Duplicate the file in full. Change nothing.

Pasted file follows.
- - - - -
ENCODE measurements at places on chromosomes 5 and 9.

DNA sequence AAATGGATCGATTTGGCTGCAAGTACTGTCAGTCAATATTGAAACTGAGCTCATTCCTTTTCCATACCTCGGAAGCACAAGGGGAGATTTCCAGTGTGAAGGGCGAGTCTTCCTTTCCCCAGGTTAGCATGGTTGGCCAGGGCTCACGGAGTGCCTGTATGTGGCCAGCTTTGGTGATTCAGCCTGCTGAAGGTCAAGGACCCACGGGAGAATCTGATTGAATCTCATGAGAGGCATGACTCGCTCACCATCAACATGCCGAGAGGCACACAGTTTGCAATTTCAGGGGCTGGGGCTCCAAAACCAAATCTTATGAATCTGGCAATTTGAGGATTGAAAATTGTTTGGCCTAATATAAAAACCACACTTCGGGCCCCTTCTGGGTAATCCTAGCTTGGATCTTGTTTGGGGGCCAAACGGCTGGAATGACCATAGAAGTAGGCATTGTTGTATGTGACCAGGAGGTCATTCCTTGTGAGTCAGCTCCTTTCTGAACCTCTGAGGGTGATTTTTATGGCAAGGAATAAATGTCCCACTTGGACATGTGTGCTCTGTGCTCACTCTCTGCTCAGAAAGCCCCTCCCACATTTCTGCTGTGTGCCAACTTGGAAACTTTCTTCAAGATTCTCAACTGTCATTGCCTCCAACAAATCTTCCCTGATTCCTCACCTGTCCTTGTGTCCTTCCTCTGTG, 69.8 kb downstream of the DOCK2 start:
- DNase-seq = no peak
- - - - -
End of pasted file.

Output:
ENCODE measurements at places on chromosomes 5 and 9.

DNA sequence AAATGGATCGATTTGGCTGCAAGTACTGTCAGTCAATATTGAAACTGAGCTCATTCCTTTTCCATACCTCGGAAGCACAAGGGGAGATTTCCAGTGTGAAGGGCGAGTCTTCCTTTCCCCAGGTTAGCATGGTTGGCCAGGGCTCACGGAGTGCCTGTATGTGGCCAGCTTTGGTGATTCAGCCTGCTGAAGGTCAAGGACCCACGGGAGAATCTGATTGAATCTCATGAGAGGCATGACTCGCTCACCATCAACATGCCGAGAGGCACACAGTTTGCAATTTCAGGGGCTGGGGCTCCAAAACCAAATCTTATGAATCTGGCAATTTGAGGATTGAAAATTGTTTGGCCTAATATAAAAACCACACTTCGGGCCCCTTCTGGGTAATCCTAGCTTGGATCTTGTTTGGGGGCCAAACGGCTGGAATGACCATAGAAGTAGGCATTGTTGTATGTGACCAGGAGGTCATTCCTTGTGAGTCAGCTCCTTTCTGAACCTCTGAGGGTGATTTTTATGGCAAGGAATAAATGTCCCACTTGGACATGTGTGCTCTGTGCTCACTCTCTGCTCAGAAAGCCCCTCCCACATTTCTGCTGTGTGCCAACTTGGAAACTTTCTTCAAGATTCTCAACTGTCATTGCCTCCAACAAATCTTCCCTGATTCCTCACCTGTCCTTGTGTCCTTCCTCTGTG, 69.8 kb downstream of the DOCK2 start:
- DNase-seq = no peak